Böhm, Miriam: Targeting the Final Step of Blood Coagulation : Structure-Activity-Relationship Studies on the Factor XIIIa Inhibitor Tridegin. - Bonn, 2015. - Dissertation, Rheinische Friedrich-Wilhelms-Universität Bonn.
Online-Ausgabe in bonndoc: https://nbn-resolving.org/urn:nbn:de:hbz:5n-41288
urn: https://nbn-resolving.org/urn:nbn:de:hbz:5n-41288,
author = {{Miriam Böhm}},
title = {Targeting the Final Step of Blood Coagulation : Structure-Activity-Relationship Studies on the Factor XIIIa Inhibitor Tridegin},
school = {Rheinische Friedrich-Wilhelms-Universität Bonn},
year = 2015,
month = sep,

note = {The prophylaxis and therapy of thrombotic diseases is one of the major columns supporting our continuously increasing life expectancy and health. The transglutaminase factor XIIIa (FXIIIa), which is part of the blood coagulation cascade, therefore is an interesting target for antithrombotic and thrombolytic treatment with enzyme inhibitors. Additionally, powerful and specific FXIIIa inhibitors are valuable research tools to elucidate the multiple functions of FXIIIa in more detail. An example for such a powerful inhibitor of FXIIIa can be found in nature: Tridegin, a 66mer peptide was first isolated from the salivary gland of the giant amazon leech Haementeria ghilianii in 1997 and is still one of the most potent and specific FXIIIa inhibitors described. The aim of this thesis is to gain access to the peptide by different preparation methods and to characterize in detail the inhibitory mechanism and structure of this interesting peptide. In the course of this research tridegin was synthesized by solid-phase peptide synthesis followed by oxidative self folding to form disulfide bonds. Additionally, recombinant expression of the peptide in Escherichia coli was performed. Functional analysis by enzyme activity and binding assays revealed that the major inhibitory action is localized in the C-terminal part of the peptide, whereas the N-terminal part contributes to binding affinity. The disulfide connectivity of both the synthetic and the recombinant peptide variant was elucidated by mass spectrometric analysis and showed that three different disulfide-linked isomers were formed. Subsequently, molecular modeling of all three isomers was performed and the models were docked to the FXIII-A° structure. In general, this work greatly increases the understanding of the natural FXIIIa inhibitor tridegin, which provides the scientific community with a valuable research tool and a potential lead structure for the development of new FXIIIa inhibitors.},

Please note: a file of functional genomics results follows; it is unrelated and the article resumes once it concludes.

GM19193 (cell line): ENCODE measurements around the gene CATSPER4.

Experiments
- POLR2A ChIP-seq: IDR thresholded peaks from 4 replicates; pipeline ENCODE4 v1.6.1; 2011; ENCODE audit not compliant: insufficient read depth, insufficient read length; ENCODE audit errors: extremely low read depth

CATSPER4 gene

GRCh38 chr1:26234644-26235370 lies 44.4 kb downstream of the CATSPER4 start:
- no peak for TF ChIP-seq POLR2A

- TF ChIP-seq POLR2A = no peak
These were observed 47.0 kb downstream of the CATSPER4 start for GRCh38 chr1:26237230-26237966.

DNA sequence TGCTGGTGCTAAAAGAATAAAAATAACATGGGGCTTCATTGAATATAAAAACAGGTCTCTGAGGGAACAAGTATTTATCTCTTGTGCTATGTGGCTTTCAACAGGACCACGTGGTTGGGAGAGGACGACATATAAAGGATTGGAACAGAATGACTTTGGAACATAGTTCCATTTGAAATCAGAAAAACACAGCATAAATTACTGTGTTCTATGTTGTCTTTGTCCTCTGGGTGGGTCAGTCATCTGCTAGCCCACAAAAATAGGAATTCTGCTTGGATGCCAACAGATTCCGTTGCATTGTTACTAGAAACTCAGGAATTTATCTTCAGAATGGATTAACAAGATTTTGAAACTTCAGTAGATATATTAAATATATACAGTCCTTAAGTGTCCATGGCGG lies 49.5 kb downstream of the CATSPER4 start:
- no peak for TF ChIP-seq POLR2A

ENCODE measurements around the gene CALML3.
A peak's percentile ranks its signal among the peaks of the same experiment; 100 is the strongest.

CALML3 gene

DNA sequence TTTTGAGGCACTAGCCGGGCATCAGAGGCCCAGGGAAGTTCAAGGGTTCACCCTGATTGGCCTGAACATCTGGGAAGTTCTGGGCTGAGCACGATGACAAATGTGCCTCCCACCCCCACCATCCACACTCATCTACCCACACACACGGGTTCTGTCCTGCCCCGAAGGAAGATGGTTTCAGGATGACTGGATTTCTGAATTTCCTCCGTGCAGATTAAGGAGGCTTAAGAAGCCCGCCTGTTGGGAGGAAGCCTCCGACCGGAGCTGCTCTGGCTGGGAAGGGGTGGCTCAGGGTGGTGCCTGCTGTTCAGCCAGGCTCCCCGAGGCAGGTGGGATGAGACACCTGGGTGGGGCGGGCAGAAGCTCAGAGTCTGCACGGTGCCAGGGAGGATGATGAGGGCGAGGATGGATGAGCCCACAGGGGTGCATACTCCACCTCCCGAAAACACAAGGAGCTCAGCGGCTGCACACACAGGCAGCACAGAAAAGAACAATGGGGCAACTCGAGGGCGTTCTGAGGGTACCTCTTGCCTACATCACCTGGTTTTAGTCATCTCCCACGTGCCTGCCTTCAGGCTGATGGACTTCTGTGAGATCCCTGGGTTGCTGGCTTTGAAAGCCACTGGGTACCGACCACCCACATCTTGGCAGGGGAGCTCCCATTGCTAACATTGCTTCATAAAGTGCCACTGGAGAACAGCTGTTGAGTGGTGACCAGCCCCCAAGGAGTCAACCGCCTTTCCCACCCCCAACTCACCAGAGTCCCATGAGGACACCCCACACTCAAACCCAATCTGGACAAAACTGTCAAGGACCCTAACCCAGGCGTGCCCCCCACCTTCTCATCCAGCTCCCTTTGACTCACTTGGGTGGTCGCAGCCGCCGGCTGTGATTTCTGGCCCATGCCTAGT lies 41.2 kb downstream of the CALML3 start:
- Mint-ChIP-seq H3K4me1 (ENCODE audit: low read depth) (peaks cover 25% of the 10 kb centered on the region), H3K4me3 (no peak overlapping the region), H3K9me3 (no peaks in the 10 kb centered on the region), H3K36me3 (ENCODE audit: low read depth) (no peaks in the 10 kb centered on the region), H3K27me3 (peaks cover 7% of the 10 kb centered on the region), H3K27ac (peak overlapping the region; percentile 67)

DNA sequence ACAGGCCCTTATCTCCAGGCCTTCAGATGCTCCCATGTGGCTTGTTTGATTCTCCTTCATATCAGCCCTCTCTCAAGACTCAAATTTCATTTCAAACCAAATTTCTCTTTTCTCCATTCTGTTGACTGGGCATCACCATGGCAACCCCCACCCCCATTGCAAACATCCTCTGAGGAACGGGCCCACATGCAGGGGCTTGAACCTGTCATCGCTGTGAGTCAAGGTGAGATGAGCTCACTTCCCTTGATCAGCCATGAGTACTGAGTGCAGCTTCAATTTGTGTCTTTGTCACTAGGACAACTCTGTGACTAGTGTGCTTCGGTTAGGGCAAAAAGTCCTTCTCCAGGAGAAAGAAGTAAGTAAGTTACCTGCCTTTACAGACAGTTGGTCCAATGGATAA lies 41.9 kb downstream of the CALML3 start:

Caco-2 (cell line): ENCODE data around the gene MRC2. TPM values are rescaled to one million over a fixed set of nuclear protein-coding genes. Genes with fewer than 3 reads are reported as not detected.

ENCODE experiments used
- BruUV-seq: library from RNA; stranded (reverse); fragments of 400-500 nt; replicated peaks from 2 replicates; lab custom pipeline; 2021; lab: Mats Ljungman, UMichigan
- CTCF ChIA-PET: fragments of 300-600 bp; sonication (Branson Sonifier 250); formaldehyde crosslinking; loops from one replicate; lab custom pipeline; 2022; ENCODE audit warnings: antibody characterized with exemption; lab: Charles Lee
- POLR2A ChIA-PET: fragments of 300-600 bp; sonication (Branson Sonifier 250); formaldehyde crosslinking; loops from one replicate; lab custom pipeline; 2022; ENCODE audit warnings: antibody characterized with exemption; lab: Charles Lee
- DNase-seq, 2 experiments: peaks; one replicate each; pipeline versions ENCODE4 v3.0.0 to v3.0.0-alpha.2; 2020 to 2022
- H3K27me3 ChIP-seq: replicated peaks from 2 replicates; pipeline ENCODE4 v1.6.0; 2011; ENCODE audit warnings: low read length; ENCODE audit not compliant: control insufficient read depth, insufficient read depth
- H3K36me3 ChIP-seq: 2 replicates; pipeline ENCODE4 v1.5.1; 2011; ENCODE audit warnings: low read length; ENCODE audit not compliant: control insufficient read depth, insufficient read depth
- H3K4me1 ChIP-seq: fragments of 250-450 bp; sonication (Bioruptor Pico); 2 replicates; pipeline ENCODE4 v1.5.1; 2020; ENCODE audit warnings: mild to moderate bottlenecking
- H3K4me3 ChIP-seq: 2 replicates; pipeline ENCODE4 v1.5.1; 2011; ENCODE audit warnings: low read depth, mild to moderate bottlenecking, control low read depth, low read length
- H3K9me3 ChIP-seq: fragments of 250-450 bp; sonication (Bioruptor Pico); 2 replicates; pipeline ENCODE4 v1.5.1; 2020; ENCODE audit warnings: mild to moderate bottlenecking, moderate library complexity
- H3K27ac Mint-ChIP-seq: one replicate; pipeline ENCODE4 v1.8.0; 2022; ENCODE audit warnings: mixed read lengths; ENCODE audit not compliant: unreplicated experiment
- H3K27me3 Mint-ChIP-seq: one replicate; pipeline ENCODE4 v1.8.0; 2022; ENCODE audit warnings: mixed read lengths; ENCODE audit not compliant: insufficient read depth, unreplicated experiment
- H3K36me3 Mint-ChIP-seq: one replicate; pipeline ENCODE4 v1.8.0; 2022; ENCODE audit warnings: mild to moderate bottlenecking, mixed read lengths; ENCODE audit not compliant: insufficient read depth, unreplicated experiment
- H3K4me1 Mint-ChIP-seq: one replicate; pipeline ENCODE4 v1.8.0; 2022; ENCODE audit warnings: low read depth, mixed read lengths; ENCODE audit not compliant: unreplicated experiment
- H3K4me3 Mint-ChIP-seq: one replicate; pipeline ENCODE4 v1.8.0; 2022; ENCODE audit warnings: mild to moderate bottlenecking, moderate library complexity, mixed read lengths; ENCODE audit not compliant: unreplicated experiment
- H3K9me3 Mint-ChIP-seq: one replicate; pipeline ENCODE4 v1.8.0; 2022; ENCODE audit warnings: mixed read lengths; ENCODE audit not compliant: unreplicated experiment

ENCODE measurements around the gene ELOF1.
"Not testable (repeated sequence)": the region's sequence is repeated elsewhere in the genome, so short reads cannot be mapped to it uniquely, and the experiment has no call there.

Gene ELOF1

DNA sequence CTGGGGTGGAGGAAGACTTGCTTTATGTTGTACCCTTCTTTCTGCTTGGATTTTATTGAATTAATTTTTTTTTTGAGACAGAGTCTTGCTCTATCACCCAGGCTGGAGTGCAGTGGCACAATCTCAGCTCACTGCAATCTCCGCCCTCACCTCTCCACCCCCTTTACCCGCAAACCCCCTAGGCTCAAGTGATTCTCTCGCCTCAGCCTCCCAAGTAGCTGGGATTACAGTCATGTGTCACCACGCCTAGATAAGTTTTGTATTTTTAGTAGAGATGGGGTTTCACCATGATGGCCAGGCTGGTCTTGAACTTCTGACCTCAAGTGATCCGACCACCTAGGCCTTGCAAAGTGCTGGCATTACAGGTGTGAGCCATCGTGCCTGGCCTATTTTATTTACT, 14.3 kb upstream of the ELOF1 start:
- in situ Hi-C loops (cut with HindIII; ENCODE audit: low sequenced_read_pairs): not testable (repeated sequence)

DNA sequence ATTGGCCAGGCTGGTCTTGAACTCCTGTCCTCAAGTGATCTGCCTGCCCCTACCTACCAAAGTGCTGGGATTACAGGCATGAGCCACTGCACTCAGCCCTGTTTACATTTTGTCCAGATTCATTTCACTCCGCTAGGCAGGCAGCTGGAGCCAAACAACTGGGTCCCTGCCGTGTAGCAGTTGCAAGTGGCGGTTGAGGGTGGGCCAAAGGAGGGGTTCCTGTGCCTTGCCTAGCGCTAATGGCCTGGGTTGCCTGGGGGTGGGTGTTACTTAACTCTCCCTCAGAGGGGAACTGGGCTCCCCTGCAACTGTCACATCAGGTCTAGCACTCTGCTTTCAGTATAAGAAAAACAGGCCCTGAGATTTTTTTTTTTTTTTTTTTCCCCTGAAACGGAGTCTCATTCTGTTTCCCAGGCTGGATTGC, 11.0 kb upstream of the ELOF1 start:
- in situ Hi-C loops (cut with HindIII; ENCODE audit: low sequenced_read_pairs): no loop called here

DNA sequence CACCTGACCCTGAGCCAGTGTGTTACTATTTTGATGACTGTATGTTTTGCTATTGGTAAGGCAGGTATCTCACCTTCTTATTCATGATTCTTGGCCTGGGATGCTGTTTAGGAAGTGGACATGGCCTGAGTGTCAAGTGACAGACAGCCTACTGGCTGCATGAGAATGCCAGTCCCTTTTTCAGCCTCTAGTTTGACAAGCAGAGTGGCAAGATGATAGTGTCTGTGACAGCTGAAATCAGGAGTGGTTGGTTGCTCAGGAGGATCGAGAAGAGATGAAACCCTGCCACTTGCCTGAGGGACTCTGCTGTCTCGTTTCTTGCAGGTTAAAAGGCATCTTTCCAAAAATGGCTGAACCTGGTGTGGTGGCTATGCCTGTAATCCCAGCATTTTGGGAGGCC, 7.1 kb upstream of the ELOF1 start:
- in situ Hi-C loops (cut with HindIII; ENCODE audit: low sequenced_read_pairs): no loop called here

url = {http://hdl.handle.net/20.500.11811/6536}

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